These pages are devoted to my shape grammar interpreter project.
And what is a shape grammar interpreter?
Simply put, it is a program that runs shape grammars.
An analogy is a spreadsheet program. A spreadsheet is just a piece of grid paper on which you write numbers and formulas. To use the spreadsheet, you perform the specified calculations and write down the results. You may change the numbers and formulas, and then you redo the calculations.
A spreadsheet program, on the other hand, does all the calculation. This mechanical work is time-consuming and error-prone, so the program frees you to concentrate on the higher-level work, like financial modelling.
So it is with a shape grammar and an interpreter. The interpreter matches shapes, applies rules, and calculates new shapes. You, the designer, can concentrate on the grammar and the shapes it creates.
This interpreter is intended to help you do design by using grammars easily and, I hope, enjoyably. It has two parts:
The back end (also called the engine or the sortal library). This does all the calculation: matching shapes, deriving new shapes, and so on. It is by Rudi Stouffs.
The front end (also called the user interface or the package). This takes what you draw and passes it to the engine, and also receives the shapes calculated by the engine and draws them. In other words, it is the part that the user actually sees and touches. It is by me.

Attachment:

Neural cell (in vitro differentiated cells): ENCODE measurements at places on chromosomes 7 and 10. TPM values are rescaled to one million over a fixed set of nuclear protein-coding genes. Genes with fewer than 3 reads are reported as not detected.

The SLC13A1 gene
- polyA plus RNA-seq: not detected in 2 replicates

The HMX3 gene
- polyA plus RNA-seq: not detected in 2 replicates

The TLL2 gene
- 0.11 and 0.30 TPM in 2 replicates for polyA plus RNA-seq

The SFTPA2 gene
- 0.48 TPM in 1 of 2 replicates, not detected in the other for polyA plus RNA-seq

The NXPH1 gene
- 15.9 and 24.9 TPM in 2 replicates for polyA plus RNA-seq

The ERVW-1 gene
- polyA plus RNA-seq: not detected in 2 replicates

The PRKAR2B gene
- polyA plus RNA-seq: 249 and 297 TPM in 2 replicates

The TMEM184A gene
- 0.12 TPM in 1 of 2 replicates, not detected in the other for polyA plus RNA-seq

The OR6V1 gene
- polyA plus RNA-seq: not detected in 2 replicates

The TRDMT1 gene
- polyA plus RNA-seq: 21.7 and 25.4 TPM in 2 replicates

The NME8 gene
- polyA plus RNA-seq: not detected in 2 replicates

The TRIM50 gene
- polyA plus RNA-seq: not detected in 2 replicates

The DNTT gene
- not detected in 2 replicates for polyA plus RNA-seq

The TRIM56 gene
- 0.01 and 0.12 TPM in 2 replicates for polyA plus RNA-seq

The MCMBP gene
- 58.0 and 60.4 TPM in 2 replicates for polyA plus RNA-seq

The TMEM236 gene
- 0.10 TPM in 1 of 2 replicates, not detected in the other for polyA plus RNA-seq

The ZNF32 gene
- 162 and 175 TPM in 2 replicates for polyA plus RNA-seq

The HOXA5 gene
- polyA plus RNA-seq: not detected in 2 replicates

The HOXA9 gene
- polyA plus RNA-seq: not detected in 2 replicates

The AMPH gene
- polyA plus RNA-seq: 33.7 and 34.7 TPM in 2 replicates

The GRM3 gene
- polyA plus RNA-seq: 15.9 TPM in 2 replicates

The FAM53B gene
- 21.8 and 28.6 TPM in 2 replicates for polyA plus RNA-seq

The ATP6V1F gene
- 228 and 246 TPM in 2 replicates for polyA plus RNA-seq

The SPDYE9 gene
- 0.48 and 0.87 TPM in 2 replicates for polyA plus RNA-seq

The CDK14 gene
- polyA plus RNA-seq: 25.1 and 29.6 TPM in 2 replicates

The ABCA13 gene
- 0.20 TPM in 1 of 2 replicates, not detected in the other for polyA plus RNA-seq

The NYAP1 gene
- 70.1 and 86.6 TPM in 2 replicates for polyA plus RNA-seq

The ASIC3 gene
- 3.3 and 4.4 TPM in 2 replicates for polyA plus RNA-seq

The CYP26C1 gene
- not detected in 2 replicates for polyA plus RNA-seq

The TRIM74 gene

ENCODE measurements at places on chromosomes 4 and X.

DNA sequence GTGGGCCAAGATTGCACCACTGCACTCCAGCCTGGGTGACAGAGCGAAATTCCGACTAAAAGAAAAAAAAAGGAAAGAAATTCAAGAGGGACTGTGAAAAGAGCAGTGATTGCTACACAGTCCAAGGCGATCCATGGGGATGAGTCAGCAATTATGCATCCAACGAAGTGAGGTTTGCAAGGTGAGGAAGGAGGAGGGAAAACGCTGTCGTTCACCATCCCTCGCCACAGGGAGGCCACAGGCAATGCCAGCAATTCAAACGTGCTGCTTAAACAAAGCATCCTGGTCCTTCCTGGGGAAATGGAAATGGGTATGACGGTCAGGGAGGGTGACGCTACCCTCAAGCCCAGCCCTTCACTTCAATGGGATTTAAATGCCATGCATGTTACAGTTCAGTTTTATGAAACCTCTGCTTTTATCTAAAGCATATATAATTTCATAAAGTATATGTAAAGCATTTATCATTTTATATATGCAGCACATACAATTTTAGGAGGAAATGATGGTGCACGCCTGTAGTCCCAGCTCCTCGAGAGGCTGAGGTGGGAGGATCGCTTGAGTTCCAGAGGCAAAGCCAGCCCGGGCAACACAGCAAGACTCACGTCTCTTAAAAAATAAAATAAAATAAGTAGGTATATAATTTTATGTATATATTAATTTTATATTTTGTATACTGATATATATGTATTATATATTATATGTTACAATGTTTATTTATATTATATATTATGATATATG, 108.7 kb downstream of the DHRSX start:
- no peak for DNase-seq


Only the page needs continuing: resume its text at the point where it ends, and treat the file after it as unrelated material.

Both parts are written in Python and work in Rhinoceros3d (aka Rhino). That means you can use a grammar in conjunction with the many other tools in the Rhino environment (e.g., Python scripts, Grasshopper), and you can connect easily to downstream processes like rendering and fabrication.
When you’re ready to get set up, please go to the next page.
Technical details for the hard-core
The interpreter handles labeled shapes composed of straight lines and labeled points in 3-space (in grammar-speak: shapes in the U13 and V03 algebras) and supports emergence.
The engine can handle curves and higher-order elements (e.g., surfaces and solids), but the interface does not yet support these capabilities. If these interest you, see Rudi Stouffs’s web site.
The interpreter is general, by which I mean that it can handle a grammar that you create. It is not a one-trick pony, running a single ‘hard-wired’ grammar. You can run your own grammars and create your own designs.
Here are two forthcoming papers by my collaborator Rudi Stouffs and me:
History and acknowledgements
I worked on an earlier version of an interpreter, which still runs. If you really want to use it, let me know. But I’m not supporting it any more, and the current version is better in most ways.
That version of the interpreter was built around an application by CHAU Hau Hing. CHEN Liang coded the front end. WANG Yang coded the Autocad applet (now obsolete) and wrote the documentation. The work was supported by the Hong Kong Research Grants Committee.
I have used both versions in workshops hosted by CHANG Teng-Wen (National Yunlin University of Science and Technology, Taiwan), José DUARTE (Pennylvania State University, USA), HUANG Weixin (Tsinghua University, China), and LEE Ji-Hyun (KAIST, Korea). Students of Mine ÖZKAR (Istanbul Technical University, Turkey) have used it as well. Thank you all.
Special thanks to my students at Kyoto Institute of Technology, Japan.
I use the terms interpreter and environment interchangeably. One could argue that, strictly speaking, the back end is the interpreter; the front end is the user interface; and that the ensemble is the environment.
I also use both shape and design when referring to the output of a grammar.
In any case, I hope I’m not confusing you.